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All in the mind? Shifting from a narrow focus on crises to a broader VUCA perspective
Executive Education / 9 May 2023
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Head of Transformation Management
Dr. Kim Dillenberger ist derzeit als Head of Transformation Management beim Centre for Performance Management & Controlling an der Frankfurt School tätig. Vor ihrer aktuellen Position war sie als Manager bei Fresenius Kabi tätig, einem führenden Hersteller von intravenösen Arzneimitteln und Infusionslösungen. Davor war sie als Doctoral Researcher am Strascheg Institute for Innovation, Transformation and Entrepreneurship tätig.

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Have we now reached permanent crisis mode? So it would seem, because overcoming the – in some cases existential – challenges companies have been facing in recent years is now just part of our day-to-day business. You navigate successfully through the turbulent waters of one crisis only to find yourself plunging into the next, with very little time left to adjust back to normality.

When the Covid-19 crisis first started three years ago, we started talking about the “new normal”. What we meant was that the pressure of the new challenges was causing long-term changes in our established routines. But by implication, we also meant that crises are finite, and normality would eventually return. Was that a fallacy? The truth is, companies activated “crisis mode” and many of them have not yet come out of it. They’re constantly devising emergency solutions, setting up crisis task forces, revising their many plans and adapting them to the latest circumstances.

But this does raise a question, namely: what happens to these emergency solutions? If we look back, it becomes clear that many of these solutions “make it” into what we’re calling the “new normal”, while others don’t. But this is precisely the point at which many companies squander real potential for development. Because in crisis mode, the overriding goal is to surmount the crisis – rather than evolve out of it.

Consequently, the solutions and new working methods that emerge in crisis mode are rarely subject to the kind of systematic analysis required to identify their evolutionary value to the organisation. This exposes companies to two major risks:

  • That good solutions don’t “make it” – they aren’t developed any further and disappear almost unnoticed, even though they would be a good fit for the company.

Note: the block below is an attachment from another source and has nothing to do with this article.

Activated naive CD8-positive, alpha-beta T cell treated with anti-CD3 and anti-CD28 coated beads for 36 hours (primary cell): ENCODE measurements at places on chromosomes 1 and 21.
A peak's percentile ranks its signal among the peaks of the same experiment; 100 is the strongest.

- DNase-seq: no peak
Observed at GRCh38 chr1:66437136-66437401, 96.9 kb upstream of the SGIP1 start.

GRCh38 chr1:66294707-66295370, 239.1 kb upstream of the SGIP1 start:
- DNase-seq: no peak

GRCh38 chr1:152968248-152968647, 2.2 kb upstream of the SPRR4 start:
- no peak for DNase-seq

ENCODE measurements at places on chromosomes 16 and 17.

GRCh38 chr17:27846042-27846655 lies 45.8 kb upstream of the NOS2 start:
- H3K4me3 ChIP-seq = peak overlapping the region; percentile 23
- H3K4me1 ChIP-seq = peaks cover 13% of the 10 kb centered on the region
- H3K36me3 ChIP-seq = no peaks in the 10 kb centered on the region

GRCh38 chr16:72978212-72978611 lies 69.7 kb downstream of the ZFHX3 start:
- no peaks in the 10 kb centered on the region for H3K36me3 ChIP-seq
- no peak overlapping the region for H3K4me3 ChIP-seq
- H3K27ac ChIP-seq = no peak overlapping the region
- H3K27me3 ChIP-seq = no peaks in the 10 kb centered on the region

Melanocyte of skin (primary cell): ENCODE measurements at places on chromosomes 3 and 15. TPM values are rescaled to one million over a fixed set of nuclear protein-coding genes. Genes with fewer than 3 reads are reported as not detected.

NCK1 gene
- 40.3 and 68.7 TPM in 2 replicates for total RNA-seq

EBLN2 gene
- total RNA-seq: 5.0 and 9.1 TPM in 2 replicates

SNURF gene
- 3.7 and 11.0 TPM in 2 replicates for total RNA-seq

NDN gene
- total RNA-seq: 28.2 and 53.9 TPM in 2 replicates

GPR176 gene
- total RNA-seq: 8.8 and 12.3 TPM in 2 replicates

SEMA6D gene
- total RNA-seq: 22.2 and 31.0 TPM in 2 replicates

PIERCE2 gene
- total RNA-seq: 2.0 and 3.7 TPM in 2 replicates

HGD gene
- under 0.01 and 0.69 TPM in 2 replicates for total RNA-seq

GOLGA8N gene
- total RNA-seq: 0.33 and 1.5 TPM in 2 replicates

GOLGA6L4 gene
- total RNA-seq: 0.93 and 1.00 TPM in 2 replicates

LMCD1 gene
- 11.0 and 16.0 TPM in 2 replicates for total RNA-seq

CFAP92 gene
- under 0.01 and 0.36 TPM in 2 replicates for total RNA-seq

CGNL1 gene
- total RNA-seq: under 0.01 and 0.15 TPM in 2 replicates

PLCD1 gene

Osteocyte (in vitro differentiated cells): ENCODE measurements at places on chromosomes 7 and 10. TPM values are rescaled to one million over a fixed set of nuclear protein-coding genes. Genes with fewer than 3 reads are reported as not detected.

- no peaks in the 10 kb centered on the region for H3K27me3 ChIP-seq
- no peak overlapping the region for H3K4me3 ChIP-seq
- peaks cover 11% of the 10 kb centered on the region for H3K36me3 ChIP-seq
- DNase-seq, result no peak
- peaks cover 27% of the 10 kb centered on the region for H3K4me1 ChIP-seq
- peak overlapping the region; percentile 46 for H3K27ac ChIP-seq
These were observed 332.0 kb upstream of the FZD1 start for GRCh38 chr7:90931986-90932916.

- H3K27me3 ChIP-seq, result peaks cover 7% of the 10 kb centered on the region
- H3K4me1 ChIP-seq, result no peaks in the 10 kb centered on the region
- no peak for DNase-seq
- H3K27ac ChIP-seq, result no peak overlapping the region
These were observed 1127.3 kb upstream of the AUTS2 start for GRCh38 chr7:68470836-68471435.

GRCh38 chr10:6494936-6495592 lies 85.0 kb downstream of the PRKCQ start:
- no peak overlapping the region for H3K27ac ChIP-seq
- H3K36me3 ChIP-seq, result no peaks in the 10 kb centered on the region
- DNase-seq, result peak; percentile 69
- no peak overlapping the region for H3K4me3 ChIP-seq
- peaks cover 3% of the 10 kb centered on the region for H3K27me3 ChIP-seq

• That poor solutions do “make it”, persisting even though they’re not a good fit for the company.

An invitation to shift mindsets

To not just overcome a crisis but – more positively – evolve out of it, we must fundamentally rethink the way we deal with crises. So I invite you to engage in a “mindshift” – shifting your mindset from focusing narrowly on crises to taking a broad, VUCA-based perspective. What do I mean by this?

  • Nowadays, crises are an integral part of the business world.
  • So we can no longer expect to surmount a crisis and then simply return to our “normal” working day – because coping with crises is now inseparable from our normal working day.
  • Consequently, we don’t just need the familiar “crisis mode”; we really need a new, dynamic working mode.
  • This would allow us to take our eyes off individual crises and take a broader view of the (newly) emergent routines in the company, with the aim of seeing the bigger picture.
  • We can then evaluate the various lessons to be drawn from each dynamic phase of this emergent evolution and incorporate them into the organisation’s flexible, ongoing development.
  • This would transform the struggle against a temporary dynamic (surmounting a crisis and then returning to “normality”) into a new ability to deal with ongoing dynamics (continuous evolution in dynamic conditions as the new normal).
  • On the one hand, this new “dynamic development” skillset would make companies crisis-resilient; on the other, it would enable them to remodel themselves based on a VUCA perspective.
  • Ultimately, this would transform crises into development opportunities for the company, which can be leveraged by taking the broader VUCA-oriented view.

Transformation management in practice

By shifting our mindset in this way, we can rethink all the issues associated with crises by repositioning them in a larger context. But however plausible the considerations discussed above may be, there’s still the question of how relevant this mindshift already is to corporate practice. To answer it, the Centre for Performance Management & Controlling commissioned a study that aims to develop a concrete understanding of how transformations are currently managed in companies, and what challenges companies must face in the process. The study is being conducted as a joint project with Struktur Management Partner (SMP) GmbH. We have analysed the responses to our survey, held subsequent expert interviews, and are just about to publish our findings.

How to identify crises at an early stage and successfully steer companies through them is something we teach on Frankfurt School’s “Restructuring & Turnaround Management” certification course. The course provides participants with the strategic, operational, administrative and legal knowledge and tools they need. Acquiring a dynamic development skillset adds an additional, cultural dimension. This skillset is, after all, directly relevant to commercial success, because the bottom line is that:

You can only go forward, you can’t go back – the “old” normal is past and done, the “new” normal is continually emergent. What we need today is the broad, VUCA perspective that sees each crisis as an opportunity to evolve.

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